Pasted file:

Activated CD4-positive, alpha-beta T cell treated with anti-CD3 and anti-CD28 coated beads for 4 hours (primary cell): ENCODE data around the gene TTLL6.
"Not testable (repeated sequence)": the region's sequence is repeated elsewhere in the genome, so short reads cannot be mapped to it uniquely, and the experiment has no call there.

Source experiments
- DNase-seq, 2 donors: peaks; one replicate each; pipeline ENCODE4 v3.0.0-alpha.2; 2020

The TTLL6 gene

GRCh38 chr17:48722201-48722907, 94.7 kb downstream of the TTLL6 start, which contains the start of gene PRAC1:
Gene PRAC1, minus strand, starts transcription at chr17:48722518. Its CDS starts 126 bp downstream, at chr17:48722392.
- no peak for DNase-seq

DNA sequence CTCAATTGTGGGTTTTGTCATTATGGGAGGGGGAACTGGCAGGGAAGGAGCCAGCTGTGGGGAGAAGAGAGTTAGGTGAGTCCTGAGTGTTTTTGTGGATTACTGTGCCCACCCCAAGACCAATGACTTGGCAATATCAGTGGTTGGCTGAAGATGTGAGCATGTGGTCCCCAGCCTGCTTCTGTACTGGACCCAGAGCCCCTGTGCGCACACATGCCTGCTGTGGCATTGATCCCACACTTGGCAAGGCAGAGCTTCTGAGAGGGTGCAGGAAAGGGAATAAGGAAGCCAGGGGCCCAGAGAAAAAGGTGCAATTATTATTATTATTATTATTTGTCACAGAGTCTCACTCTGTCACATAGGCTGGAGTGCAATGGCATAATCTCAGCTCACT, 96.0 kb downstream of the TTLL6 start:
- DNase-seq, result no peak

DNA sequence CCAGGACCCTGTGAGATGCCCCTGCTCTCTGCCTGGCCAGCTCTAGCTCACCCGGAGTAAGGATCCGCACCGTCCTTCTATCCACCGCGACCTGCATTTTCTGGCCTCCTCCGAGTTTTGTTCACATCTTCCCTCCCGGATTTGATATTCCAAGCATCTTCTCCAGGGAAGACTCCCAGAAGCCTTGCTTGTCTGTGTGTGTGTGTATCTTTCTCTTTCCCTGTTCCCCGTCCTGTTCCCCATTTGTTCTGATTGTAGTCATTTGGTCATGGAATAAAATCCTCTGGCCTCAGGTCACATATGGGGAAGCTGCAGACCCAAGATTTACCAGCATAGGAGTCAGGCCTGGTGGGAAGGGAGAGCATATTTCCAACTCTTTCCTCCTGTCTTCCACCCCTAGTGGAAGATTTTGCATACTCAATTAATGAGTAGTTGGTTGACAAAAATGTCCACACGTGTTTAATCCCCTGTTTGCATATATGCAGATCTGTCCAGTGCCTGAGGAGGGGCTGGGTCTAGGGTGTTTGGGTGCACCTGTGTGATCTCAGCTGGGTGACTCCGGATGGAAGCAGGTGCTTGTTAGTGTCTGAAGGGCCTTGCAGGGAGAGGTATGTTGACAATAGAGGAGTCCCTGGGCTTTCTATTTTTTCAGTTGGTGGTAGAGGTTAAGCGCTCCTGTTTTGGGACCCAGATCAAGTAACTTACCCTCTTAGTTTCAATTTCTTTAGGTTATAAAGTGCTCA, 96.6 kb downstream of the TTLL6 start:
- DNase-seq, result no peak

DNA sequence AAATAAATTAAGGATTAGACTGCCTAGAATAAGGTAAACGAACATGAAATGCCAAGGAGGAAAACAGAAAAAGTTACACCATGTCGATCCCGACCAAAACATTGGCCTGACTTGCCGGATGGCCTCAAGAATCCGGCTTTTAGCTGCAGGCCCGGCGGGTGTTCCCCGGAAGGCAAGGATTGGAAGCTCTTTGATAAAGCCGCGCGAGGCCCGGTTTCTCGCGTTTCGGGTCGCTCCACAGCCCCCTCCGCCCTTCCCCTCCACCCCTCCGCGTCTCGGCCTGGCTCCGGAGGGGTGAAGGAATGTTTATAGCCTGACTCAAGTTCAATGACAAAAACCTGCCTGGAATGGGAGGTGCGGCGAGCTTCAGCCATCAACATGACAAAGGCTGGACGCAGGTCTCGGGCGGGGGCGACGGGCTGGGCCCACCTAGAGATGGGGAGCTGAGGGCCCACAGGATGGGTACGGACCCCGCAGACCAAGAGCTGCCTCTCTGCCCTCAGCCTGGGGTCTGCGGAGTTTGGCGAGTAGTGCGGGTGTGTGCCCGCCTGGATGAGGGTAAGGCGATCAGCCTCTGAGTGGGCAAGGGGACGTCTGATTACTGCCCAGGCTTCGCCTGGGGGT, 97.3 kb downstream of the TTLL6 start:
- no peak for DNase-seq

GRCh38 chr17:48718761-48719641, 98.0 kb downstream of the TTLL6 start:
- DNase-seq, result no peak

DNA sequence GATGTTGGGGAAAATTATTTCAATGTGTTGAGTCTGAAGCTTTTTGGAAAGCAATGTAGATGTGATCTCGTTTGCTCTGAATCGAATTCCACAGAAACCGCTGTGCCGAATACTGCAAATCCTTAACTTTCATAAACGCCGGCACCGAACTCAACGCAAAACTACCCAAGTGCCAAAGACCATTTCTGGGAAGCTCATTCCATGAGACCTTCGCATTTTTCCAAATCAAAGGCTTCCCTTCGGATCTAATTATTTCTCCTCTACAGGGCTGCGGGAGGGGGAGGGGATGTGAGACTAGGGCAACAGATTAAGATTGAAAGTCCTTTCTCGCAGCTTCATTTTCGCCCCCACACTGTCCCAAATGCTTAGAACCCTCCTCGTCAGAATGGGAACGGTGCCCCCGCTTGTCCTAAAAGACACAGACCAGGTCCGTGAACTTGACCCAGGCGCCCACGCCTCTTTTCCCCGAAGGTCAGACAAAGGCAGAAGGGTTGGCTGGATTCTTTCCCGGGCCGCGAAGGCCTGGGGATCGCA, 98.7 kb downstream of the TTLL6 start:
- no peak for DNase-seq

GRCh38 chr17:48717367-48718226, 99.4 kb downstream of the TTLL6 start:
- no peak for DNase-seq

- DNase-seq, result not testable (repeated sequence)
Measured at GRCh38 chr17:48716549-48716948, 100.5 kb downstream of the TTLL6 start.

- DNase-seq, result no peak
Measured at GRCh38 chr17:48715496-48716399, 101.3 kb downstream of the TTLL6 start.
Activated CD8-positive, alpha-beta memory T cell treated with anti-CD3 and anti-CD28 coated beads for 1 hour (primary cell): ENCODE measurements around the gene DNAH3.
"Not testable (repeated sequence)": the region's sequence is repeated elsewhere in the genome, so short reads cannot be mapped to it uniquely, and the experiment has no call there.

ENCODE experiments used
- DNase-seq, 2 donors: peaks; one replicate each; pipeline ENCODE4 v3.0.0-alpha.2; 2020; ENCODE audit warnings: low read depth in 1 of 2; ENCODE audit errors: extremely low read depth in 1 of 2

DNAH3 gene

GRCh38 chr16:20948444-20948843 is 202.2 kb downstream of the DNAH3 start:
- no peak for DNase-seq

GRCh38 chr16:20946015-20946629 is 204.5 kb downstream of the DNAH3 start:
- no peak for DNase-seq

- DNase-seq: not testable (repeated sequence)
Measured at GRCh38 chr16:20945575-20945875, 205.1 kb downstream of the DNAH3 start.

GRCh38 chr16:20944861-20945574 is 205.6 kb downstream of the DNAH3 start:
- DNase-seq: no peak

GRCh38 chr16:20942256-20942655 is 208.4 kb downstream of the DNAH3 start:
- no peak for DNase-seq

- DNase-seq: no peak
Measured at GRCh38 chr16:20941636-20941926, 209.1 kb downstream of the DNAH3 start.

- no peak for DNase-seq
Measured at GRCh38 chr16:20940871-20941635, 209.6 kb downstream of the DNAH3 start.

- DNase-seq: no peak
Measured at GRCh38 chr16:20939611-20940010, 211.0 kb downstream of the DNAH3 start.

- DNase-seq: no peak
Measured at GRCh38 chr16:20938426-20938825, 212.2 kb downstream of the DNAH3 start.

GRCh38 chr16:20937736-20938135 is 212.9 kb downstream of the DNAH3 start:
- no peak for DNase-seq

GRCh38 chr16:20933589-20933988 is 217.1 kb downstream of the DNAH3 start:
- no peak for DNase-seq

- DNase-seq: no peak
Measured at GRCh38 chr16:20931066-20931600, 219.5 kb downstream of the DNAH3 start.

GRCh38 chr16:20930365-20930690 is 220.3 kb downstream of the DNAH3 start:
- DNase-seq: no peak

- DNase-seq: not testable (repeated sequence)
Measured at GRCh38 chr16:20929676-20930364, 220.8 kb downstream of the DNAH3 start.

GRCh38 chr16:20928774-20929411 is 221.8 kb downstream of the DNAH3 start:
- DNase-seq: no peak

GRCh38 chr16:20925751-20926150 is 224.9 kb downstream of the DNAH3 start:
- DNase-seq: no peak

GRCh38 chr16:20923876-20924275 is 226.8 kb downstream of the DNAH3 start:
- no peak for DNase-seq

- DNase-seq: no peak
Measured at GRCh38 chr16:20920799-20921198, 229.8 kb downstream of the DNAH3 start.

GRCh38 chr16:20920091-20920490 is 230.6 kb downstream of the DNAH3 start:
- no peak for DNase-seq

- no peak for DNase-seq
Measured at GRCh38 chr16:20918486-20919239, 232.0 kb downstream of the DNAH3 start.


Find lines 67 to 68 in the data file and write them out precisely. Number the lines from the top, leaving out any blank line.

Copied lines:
- no peak for DNase-seq

- no peak for DNase-seq